Clark County Prosecutor Tony Golik said he didn’t order the hand-off, but suggested it. Recently, he’s also advocated that reviews of deadly force – often handled by the local prosecutor – be made more separate, too.

“It was a discussion with commanders,” Golik said. “Basically a discussion that, in my opinion – my continuing opinion on these – is the more independence the better.”

Close observers of Peterson’s case have questioned if the investigation is as transparent or independent as advertised. Weeks passed without the officers involved being identified. The 21-year-old’s smiling portrait wallpapered social media feeds with a repeated question: “Who killed Kevin Peterson?”

One activist named Roman, who asked his last name be withheld, said he and others were confused by the investigation changing hands and the lack of communication.

“I think Vancouver is a community with deep racial divides and, I think in this climate, the police have been making attempts to correct racial biases in their office,” Roman said. “I think by naming the officers who shot Kevin Peterson Jr. the police have an opportunity to say this is what happened, these were the officers involved, this is what they did right or wrong, and this is what we’re going to do next time so it doesn’t happen again.”

Eventually, the three officers’ names did come out – along with new that Peterson likely had not fired his weapon.

Peterson’s own family was in the dark at the outset. Kim and Kevin Peterson Sr. stood near the hotel and bank parking lot that night, all but certain their son died. Police would not let them lay eyes on his body to confirm until 5:30 the next morning, almost 12 hours after his death.

A vigil the next night packed hundreds into the shuttered bank’s parking lot. The family attended while organizers shielded them from media attention. At one point, a family member was handed a white legal envelope.

Inside was a card and a packet, meant to orient a bewildered family. It listed names of support groups and people whose family members died by police.

Spiriting the envelope to the family – before she was bear-maced by far-right extremists – was Pam Hunter.

‘Don’t worry about it’

Their brother’s death made Pam and Nickeia Hunter two things: police reform advocates and self-described “super aunts.”

One November night in Nickeia’s east Vancouver home, five of their brother’s six children played in other rooms. Carlos Hunter died in 2019 during a drug sting similar to Peterson’s. Nickeia, a carpenter out of work since July, devotes hours to their care.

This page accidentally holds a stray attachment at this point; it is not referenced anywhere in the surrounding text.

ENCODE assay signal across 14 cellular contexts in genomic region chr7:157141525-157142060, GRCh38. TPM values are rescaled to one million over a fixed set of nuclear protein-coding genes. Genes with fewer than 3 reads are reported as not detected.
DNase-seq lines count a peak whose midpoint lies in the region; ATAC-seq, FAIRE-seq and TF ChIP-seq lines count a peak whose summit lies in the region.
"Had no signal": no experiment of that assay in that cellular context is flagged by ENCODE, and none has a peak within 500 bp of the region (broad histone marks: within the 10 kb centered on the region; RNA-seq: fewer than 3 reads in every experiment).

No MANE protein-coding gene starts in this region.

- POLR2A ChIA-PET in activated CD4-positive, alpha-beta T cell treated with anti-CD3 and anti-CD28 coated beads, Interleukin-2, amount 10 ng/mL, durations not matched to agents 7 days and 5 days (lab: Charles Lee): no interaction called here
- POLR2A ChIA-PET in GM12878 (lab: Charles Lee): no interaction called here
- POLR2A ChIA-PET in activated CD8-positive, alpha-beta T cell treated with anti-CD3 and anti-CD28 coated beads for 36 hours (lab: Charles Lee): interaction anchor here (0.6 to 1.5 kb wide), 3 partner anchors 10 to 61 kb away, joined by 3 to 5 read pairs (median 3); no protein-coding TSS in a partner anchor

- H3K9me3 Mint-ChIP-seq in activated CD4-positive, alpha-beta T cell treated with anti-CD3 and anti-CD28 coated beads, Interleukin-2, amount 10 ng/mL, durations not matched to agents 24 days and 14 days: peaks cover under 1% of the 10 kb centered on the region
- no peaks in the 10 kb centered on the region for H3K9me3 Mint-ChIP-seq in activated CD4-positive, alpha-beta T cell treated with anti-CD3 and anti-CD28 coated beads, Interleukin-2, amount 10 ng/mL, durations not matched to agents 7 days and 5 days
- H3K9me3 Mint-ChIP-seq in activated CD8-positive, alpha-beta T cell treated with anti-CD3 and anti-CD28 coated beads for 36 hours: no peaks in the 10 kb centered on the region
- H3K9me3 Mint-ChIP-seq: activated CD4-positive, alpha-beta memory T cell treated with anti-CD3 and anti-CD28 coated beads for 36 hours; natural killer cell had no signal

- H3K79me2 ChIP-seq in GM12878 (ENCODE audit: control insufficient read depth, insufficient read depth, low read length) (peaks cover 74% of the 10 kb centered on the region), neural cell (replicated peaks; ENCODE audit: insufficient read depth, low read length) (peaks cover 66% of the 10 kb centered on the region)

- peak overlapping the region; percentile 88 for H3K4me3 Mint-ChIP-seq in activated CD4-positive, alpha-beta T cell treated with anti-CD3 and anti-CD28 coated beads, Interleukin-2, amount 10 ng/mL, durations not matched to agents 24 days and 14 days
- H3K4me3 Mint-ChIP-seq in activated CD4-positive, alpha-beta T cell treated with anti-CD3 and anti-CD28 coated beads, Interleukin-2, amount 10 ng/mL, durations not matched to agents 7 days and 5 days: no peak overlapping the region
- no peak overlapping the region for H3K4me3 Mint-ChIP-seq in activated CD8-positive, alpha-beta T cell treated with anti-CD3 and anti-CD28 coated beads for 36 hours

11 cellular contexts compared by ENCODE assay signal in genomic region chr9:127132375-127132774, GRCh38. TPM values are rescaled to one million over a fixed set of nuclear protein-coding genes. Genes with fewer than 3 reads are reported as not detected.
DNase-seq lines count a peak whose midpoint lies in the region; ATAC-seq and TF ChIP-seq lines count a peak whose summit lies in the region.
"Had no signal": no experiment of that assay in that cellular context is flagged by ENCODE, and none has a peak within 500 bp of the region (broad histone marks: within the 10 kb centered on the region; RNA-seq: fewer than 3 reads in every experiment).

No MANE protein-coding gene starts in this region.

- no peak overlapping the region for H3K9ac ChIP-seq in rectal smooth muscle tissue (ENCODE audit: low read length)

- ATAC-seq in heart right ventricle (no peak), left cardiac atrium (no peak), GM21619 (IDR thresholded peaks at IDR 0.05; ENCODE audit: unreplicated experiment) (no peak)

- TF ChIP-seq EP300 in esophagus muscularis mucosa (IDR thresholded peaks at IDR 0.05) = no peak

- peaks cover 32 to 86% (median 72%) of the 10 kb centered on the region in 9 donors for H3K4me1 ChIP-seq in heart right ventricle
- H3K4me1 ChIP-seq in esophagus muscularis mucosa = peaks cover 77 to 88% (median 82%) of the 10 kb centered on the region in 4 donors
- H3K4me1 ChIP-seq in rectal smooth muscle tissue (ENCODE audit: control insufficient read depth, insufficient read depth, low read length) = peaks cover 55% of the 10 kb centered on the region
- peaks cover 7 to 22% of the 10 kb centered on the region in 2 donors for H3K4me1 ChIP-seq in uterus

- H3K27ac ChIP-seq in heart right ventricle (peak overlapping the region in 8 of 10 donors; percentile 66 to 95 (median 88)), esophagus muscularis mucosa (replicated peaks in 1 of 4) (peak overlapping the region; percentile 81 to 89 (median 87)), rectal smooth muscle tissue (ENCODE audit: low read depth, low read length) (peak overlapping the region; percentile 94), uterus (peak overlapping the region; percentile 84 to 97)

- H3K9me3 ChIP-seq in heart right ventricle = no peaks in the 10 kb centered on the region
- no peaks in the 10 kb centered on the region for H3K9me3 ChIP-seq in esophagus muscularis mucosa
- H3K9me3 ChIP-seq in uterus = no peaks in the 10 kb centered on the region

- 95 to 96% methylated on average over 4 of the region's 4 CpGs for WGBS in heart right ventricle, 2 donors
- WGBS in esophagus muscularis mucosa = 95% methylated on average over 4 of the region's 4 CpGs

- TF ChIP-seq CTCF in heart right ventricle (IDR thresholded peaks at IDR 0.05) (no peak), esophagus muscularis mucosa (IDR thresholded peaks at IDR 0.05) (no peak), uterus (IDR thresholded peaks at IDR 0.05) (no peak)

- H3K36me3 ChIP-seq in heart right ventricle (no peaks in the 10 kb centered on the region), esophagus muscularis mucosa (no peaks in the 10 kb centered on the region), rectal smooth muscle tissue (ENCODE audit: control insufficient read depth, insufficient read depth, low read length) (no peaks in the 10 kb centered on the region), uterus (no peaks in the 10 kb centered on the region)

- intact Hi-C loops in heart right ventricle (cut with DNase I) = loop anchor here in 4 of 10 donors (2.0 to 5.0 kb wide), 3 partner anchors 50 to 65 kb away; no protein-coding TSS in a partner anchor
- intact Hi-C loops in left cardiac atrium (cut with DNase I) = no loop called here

“It’s a great juggling act. It takes a village, but our village is even smaller now,” Nickeia said. “Because we don’t have our protector. We don’t have our strength. We only had one brother.”

It was around 1:30 p.m. on March 7, 2019, when Carlos Hunter drove to pick up his son from day care. A regional task force watched him leave.

They suspected the 43-year-old to be an active gang member dealing the drug ecstasy. They prepared to execute a search warrant on him, his car and his home. They pulled him over in Hazel Dell, about a mile from where Peterson died.

Investigators claim Carlos Hunter disobeyed commands, and officers tried to pull him from the car. They said he reached toward a gun near his waist. Deputies fired three Tasers. Then, two officers on either side of the car stepped back and fired their guns repeatedly. According to the autopsy, Hunter had 18 to 20 bullet wounds to his chest.

Related: In Vancouver, family and friends mourn the death of Carlos Hunter

The Camas Police Department led the investigation under I-940′s still developing rules. The Clark County Prosecutor ruled it a justified killing months later.

The sisters dispute Hunter was involved with gangs and say he was unfairly portrayed.

They said he joined a gang to survive when he landed in juvenile detention at age 13. His last criminal conviction was first-degree robbery at age 25 – a full 18 years before police killed him.

He used drugs recreationally, but never dealt, the sisters said. When police searched his home – which he shared with four other adults – they found only cannabis, a drug that has been legal in the state for years.

“Because of the way they drug his name, because of the way they brought his past and made it seem fresh and current … they made it seem like they killed a human being (and said) ‘Don’t worry about it,’” Nickeia said.

Carlos Hunter was one of three people killed by Vancouver police in the course of a single month in 2019. They also fatally shot Clayton Joseph, a 16-year-old native of Micronesia, and Michael Pierce, a white man in the midst of a psychotic break.

Related: Pacific Islander community responds to Vancouver teen's shooting